Consumers Association of Penang

Giving voice to the little people...since 1970

TPPA: Don’t sign away our future, cautions CAP-SAM

We refer to the letter by Tan Sri Ramon Navaratnam, chairman of Asli Center of Public Policy Studies, calling on the Malaysian Government to sign the Trans-Pacific Partnership Agreement (TPPA). It is regrettable that Ramon and some members of the business community fail to comprehend the serious implications for our people and nation subsequent to signing the TPPA.

He warns that if we do not join the TPPA there will be “dire consequences” - no access to a new free trade area with a Gross Domestic Product (GDP) of over RM101 trillion; unable to break out of middle income trap; capacity to innovate, attract foreign direct investments, high technology, incomes, employment and quality of life will be seriously affected.

Individuals who have not analysed the TPP text in detail must be pragmatic and not call on the government to sign onto this agreement. Paul Krugman, an economics Nobel laureate, has called the economic case for the TPP weak, and if it does not happen it will be no big deal.


CAP Objects to Secrecy and Non-Disclosure Clause in TPPA Town Hall and Lab Sessions

The Consumers’ Association of Penang (CAP) is perturbed that those attending the lab sessions relating to the Trans-Pacific Partnership Agreement (TPPA) are required to sign the Official Secrets Act (OSA) Declaration and Non-Disclosure Agreement (NDA).

The Ministry of International Trade and Industry had invited CAP to participate in a town hall and lab session on the TPP held on 2nd and 3rd April 2015. The invitation letter states that these sessions are conducted to improve engagement and get inputs from various parties and that this process is consistent with the Governments’ aspiration to improve the level of transparency and accountability in negotiating the TPP agreement.

 

Why Hasn’t the Price of Goods Decreased?

People are in uproar over the fact that even though the prices of petrol and diesel have decreased, the price of goods on the other hand have not. We at CAP can sympathize; after all we are also consumers and the cost of living has been steadily increasing. It is also frustrating that no one is able give a clear reason as to why the price of goods has not decreased. One thing we know for sure is that it is probably an interplay of many different factors that is keeping the price of goods high.

 

The dirtiest deal you've never heard of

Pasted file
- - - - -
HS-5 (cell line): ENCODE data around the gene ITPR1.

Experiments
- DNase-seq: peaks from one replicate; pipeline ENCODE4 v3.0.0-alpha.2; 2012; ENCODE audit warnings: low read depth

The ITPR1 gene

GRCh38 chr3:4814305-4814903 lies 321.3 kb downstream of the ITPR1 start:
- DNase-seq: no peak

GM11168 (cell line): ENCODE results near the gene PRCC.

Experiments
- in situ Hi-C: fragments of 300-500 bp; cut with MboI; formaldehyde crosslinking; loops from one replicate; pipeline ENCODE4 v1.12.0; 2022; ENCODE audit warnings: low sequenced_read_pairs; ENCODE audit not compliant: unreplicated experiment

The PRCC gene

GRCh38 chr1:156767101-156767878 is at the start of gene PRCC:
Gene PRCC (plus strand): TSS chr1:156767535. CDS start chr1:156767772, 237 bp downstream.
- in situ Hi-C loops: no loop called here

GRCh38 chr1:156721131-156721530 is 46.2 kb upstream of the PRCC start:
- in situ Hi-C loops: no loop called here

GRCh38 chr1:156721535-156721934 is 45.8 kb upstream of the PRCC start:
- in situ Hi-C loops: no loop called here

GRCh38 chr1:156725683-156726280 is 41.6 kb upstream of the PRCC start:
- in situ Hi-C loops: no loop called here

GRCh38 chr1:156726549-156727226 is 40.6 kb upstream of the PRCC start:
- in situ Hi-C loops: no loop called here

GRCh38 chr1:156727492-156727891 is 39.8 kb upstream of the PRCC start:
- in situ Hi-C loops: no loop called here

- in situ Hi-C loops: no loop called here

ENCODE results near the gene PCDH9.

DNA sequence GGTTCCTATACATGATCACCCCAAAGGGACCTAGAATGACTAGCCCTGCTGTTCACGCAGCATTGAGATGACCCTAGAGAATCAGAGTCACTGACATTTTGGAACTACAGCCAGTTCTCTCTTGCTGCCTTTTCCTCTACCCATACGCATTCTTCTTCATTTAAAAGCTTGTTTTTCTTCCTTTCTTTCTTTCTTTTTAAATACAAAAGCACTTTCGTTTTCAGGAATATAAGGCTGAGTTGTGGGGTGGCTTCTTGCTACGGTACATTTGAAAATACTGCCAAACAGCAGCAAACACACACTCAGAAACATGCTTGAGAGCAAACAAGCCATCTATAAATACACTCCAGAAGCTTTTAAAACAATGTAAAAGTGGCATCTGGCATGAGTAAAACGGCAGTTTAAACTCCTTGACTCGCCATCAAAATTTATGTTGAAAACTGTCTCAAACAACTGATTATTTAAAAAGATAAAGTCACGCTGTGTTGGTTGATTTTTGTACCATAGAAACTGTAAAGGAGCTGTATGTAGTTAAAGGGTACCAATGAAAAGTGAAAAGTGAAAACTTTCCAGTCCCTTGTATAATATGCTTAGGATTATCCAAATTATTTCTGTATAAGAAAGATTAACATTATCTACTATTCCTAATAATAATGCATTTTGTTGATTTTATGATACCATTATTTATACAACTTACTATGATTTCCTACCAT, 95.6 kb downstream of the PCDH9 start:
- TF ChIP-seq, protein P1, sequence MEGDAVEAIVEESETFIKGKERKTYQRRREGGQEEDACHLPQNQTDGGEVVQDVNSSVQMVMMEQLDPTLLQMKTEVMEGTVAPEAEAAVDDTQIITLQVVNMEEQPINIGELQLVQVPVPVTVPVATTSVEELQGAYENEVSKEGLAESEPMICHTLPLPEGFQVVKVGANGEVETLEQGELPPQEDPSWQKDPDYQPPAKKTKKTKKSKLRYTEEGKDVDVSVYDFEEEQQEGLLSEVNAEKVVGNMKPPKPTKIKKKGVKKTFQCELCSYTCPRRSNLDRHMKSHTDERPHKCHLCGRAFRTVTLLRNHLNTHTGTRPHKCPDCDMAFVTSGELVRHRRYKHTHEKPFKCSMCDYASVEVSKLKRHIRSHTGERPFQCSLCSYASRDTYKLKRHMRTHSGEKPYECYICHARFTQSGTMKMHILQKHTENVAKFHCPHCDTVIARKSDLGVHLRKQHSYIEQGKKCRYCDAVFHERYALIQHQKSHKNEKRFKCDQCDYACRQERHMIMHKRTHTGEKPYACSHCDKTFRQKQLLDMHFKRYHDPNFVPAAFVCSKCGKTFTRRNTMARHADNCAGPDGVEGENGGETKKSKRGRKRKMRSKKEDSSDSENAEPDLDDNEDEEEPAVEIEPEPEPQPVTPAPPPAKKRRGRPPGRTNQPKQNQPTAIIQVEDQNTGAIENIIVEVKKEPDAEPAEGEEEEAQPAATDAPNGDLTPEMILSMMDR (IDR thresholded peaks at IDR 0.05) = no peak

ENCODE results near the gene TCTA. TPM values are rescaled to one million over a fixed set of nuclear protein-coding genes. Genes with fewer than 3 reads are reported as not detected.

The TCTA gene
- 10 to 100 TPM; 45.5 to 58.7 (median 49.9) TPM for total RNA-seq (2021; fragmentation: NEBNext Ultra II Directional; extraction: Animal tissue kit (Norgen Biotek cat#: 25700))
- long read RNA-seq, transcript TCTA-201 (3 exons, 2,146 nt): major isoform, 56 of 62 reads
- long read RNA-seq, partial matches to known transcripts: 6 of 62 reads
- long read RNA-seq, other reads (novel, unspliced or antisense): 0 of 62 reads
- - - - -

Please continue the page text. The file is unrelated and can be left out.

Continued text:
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For years, there's been talk of creating a new free trade deal that would span countries bordering the Asia-Pacific, including the US, Canada, New Zealand, as well as several countries in Latin America and Asia. The deal is called the Trans-Pacific Partnership Agreement – or "TPP" for short.

The TPP agenda is being driven by big business, big pharmaceuticals and big tobacco – but the impacts will affect all Australians.

Watch the video below to find out why the TPP is terrifying the Australian public. It also shows why Malaysians should be asking our Malaysian Government to halt the TPP negotiations.

https://www.getup.org.au/campaigns/tpp/tpp/the-dirtiest-deal-youve-never-heard-of

Use inheritance tax to narrow the gap between the rich and the poor

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It is a given that the gap between the haves and have-nots in Malaysia is widening. The recent study by the Khazanah Research Institute, the United Nations Human Development (UNHD) Report 2013 and a recent book by Dr. Muhammed Abdul Khalid, all gives the latest evidences pointing to this maldevelopment.

According to the UNHD Report, the total wealth of the richest 40 Malaysians is equivalent to 22% of the country’s GDP, an increase from 15.7% in 2006. In relative terms, Malaysia’s 40 richest individuals are in fact much wealthier than the top 40 richest individuals from the United State, Singapore or Thailand. At the households’ level, the top 20% of Malaysia’s population hold more than 51% of the country’s wealth with the top 10% owning more than 35%. Meanwhile, the bottom 20% has less than 5% of the country’s wealth.

The general consensus is that the issue needs to be urgently addressed for reasons of social equity, social stability and economic growth.

The government’s plans to address this issue, however, have one very glaring omission and that is it does not involve the use of taxation.